With an External Real Estate Team, HMC May Face Increased Fees

In late January, Harvard Management Company announced it was changing course: it will largely cut its internal management teams and retain external managers to handle almost all of the University’s $35.7 billion endowment, laying off approximately half of its staff.

Only two internal teams of managers will walk away from the changes intact: the firm’s natural resources team, which HMC will continue to manage in-house, and its highly-successful real estate branch, which is expected to strike off on its own to form a hedge fund.

Federal Reserve Bank of Boston - HMC Office
Harvard Management Company is housed in Boston's Federal Reserve Building.
But experts say that if the real estate team—which earned a 20.2 percent return on its investments in fiscal year 2016—continues to do business with HMC as an external management unit, it could earn salaries well above what members of the team drew in at HMC for doing mostly the same job.

For Charles A. Skorina, the head of a firm that conducts searches for financial executives across the country, this is not necessarily uncommon for the investment industry.

“It’s fairly common to see an internal group at an endowment that’s done well spin off and retain an investment from the endowment,” Skorina said. “Now they’re an outside firm and one of their key investors is the endowment they came from. That’s normal. That’s not shocking.”

Harvard Business School lecturer Randolph “Randy” B. Cohen said the relationship between HMC and the newly-formed real estate hedge fund could take a number of forms. Harvard’s investment arm could request “preferential terms of some sort” from the hedge fund, like superior access to the fund’s talent and increased liquidity in its assets, among other things.

As external managers, the members of the real estate team stand to make even more money for providing the same services to Harvard’s investment arm. But Cohen said the newly-formed hedge fund might not hike up its asking price in return for business from HMC, one of the most prestigious investors in higher education.

“We might expect HMC will pay them more to be on their own than they paid them to be employees, but we don’t know for sure, " Cohen wrote in an email. "Maybe the opportunity to build a business, with the prestige of HMC as their first investor, is sufficiently attractive that they’re willing to do the work for HMC for no more than they received when on staff, or conceivably for even less.”

Skorina agreed that though the newly-formed hedge fund will have the opportunity to set the price of its services at market value—significantly higher than what it is paid internally by HMC—it will likely grant its former employer a discount.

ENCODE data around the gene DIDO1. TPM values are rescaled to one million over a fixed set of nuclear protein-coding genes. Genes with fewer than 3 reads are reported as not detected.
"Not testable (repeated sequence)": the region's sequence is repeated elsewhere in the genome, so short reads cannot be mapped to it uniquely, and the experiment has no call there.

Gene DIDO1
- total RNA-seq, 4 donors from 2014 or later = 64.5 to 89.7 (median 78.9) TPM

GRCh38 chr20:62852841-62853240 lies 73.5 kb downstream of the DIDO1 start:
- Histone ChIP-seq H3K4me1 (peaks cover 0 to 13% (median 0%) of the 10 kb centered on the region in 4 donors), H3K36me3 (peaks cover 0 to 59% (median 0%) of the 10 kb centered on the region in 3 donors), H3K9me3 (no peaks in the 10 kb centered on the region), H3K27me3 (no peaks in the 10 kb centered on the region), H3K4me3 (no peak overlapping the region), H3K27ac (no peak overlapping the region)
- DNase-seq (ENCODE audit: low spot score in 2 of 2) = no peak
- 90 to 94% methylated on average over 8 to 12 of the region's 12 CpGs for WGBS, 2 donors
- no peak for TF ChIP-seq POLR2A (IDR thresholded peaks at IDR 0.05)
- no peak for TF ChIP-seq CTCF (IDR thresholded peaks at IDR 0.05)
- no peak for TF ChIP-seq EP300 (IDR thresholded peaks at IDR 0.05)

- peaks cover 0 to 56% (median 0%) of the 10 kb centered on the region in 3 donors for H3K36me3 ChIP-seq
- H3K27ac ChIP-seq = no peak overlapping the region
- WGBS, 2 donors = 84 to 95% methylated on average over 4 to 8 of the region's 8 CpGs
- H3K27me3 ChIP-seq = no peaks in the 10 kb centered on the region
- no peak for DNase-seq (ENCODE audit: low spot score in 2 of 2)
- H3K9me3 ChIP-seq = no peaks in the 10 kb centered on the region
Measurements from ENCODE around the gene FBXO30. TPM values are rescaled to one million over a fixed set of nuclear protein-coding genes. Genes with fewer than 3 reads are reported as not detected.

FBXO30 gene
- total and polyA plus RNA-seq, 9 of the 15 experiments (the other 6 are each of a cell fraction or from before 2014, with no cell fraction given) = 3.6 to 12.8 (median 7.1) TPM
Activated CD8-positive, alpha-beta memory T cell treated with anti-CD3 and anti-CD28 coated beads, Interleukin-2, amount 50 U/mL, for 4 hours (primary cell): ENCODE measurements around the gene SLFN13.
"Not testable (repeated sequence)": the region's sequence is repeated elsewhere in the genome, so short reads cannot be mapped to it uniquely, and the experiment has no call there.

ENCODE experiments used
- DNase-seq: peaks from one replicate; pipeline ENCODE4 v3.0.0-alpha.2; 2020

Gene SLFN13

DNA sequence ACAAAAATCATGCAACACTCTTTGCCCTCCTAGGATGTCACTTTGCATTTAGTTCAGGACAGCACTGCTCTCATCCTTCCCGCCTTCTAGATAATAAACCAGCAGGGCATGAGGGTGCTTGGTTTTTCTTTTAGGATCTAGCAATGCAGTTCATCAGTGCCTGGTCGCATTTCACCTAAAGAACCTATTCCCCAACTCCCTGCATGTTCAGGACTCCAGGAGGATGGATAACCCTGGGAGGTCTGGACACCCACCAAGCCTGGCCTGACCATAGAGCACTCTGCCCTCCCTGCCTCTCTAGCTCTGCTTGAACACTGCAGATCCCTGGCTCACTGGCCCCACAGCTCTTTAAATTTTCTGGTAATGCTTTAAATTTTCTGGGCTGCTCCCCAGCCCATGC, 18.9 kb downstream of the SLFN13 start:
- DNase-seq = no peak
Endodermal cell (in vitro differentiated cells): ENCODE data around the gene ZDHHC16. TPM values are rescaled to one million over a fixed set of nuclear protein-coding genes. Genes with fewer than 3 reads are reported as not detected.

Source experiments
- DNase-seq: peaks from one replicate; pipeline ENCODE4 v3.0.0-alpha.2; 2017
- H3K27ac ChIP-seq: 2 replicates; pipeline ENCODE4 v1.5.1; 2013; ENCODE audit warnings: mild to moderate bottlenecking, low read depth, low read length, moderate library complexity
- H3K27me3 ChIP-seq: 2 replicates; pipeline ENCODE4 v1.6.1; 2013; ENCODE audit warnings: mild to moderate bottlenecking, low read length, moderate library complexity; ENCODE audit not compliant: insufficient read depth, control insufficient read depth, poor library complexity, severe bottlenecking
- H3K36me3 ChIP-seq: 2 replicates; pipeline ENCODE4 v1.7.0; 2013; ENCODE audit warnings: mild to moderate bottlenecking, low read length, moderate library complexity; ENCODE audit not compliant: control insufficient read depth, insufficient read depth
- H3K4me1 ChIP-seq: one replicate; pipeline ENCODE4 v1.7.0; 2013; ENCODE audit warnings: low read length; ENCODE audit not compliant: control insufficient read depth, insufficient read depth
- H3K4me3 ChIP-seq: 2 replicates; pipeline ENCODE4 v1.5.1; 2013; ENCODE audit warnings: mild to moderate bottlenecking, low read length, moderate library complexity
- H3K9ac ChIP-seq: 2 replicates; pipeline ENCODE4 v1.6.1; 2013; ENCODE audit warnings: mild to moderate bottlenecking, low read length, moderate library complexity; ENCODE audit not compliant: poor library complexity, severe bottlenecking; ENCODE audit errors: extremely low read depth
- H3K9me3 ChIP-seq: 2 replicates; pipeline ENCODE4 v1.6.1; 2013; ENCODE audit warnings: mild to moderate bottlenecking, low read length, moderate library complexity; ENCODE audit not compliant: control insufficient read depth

As of right now, HMC’s real estate team is the only investment cohort that is expected to continue to do business with Harvard. But the firm’s natural resource assets will continue to be invested internally, even as HMC cuts its 230-person staff roughly in half.

Roger G. Ibbotson, a professor at Yale, said shortly after the announcement of the changes that large endowments shifting to external management would keep a specific asset class managed in-house for one of two reasons. It might happen if the asset class performed extremely well—an unlikely case for Harvard’s natural resources investments, which returned negative 10.2 percent on its investments in fiscal year 2016—or was too difficult to sell off in the current market.

Skorina said the real estate group is the “only team they [HMC] cited as winners,” and that it was unlikely HMC would seek business with its other investment teams if they decided to spin off.

“I think [HMC chief executive officer N.P Narvekar] was pretty clear that performance wasn’t up to snuff,” Skorina said of HMC’s other teams. “Why would Harvard give people who perform poorly inside money? Why would Harvard then invest with them when they’re outside?”

The sweeping changes in investment strategy—which some experts say indicate an attempt by Narvekar to recreate the investment strategies of peer institutions like Columbia and Yale—mark the investment chief’s first public moves as he sets off on the task of improving Harvard’s struggling endowment.

In fiscal year 2016, Harvard posted the lowest returns on its investments since the height of the financial crisis, returning negative 2 percent on its investments. Combined with other expenses, including the $1.7 billion Harvard allocates to its annual budget from the endowment, the endowment’s value fell nearly $2 billion in fiscal year 2016.

—Staff writer Brandon J. Dixon can be reached at brandon.dixon@thecrimson.com. Follow him on Twitter @BrandonJoDixon.

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